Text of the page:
Children with or without cow's milk protein intolerance were investigated for serum antibodies to native cow's milk proteins, processed cow's milk proteins and native- and pepsin-digested β-lactoglobulin. Antibodies of IgG and IgA isotypes were determined with ELISA and those of IgE isotype with RAST.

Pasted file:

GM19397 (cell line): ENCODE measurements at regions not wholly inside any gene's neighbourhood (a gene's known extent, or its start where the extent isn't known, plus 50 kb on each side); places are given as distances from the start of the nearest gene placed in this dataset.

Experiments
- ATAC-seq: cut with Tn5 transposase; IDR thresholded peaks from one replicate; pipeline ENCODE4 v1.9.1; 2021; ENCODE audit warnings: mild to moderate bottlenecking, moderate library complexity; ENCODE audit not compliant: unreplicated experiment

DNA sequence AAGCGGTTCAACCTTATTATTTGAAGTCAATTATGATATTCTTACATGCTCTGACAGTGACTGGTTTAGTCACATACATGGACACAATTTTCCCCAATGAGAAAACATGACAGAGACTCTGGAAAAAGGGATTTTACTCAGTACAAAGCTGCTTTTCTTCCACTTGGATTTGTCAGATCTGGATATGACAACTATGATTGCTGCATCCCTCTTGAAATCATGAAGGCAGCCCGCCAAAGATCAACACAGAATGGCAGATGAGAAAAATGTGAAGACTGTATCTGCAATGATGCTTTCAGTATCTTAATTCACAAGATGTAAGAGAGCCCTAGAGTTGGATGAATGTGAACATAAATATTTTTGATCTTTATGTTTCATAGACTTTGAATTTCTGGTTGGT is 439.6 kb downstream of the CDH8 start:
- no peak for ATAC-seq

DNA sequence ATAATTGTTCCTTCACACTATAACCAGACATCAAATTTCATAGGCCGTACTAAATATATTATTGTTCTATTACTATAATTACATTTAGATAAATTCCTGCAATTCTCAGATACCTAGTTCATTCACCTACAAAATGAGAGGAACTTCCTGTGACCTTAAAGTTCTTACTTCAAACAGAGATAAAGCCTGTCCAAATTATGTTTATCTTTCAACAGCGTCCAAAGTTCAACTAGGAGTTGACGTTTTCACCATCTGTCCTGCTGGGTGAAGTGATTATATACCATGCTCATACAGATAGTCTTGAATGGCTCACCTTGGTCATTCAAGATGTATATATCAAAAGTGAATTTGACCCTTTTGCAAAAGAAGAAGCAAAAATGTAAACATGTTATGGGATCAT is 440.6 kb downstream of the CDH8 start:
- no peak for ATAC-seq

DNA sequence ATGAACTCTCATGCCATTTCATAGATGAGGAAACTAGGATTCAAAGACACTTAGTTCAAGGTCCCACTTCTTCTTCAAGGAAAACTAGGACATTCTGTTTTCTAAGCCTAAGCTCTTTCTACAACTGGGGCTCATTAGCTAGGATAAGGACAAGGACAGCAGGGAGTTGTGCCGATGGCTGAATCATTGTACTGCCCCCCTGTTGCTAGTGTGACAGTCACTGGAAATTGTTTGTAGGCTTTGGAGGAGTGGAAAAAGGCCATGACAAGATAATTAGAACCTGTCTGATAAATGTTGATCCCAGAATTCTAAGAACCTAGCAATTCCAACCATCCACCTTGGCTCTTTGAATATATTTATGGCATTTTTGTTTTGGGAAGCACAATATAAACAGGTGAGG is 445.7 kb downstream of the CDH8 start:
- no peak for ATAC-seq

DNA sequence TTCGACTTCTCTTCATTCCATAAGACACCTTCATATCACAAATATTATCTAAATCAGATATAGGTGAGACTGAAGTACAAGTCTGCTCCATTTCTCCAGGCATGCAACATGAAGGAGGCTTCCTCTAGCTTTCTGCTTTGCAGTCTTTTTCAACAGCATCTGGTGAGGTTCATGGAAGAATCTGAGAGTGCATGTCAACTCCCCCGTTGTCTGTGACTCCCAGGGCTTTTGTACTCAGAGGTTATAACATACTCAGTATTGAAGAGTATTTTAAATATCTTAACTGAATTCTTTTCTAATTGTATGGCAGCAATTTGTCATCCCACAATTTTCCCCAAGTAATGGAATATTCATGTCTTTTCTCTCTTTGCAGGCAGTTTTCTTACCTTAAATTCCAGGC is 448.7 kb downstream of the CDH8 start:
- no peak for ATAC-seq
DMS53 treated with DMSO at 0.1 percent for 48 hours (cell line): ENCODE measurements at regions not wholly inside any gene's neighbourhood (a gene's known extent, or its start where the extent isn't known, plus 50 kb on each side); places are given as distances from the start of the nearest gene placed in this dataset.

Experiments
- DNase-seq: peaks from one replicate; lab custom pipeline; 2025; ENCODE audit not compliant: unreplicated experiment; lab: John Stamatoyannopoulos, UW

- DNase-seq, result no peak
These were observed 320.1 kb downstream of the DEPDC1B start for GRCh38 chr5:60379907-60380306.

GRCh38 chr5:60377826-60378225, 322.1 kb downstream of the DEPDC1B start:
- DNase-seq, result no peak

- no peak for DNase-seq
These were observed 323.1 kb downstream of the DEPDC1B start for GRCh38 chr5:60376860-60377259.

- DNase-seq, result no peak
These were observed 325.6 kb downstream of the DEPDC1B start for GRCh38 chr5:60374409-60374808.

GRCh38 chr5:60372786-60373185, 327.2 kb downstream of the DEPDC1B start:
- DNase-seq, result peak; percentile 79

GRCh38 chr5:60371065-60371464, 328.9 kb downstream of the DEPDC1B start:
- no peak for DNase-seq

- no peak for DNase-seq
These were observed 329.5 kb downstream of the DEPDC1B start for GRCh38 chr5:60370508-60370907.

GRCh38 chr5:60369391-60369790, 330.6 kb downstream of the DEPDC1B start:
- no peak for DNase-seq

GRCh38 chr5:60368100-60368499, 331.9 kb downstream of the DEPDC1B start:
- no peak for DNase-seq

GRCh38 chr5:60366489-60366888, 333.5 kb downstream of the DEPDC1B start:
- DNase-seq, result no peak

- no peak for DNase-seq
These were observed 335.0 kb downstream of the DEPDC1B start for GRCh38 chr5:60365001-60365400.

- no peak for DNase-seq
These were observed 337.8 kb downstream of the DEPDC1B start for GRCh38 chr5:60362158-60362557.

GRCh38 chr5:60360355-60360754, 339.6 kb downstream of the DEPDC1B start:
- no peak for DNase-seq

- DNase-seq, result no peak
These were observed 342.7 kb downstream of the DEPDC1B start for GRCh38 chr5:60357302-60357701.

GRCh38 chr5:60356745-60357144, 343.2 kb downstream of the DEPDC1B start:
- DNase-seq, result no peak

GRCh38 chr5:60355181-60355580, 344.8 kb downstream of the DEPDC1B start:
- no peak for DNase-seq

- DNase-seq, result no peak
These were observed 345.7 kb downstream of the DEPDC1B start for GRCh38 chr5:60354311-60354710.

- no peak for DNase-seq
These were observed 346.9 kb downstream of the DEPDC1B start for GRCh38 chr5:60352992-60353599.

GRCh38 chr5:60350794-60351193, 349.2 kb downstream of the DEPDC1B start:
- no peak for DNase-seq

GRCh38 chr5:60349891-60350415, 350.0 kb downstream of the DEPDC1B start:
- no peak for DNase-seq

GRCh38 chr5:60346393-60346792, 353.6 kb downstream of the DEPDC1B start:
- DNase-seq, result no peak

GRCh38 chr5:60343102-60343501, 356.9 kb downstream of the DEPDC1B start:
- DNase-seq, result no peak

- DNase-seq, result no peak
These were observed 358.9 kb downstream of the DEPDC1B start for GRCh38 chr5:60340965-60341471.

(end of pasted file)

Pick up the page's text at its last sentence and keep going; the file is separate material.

Children who exhibited slowly appearing untoward reactions to cow's milk feeding had significantly higher titres of IgG antibodies against both native and digested β-lactoglobulin than children with an immediate type of reaction or no intolerance. The IgG antibodies to pepsin-digested β-lactoglobulin were efficiently inhibited by native β-lactoglobulin even at low concentrations, which suggests that there were no antibodies specific for the degraded proteins. The children with slow reactions to cow's milk also tended to have higher antibody levels of the IgG and IgA isotypes to both native and processed cow's milk. Antibodies to this mix of antigens discriminated less well, however, than the antibodies to isolated β-lactoglobulin between the groups of children with slowly appearing reactions, with immediate reactions and the controls. Seven out of nine children with an immediate type of reaction to cow's milk protein had IgE antibodies against cow's milk protein determined with the RAST, while this type of antibodies could not be demonstrated in any child in the two other groups. Using processed or digested protein as antigen did not increase the sensitivity of the antibody determinations.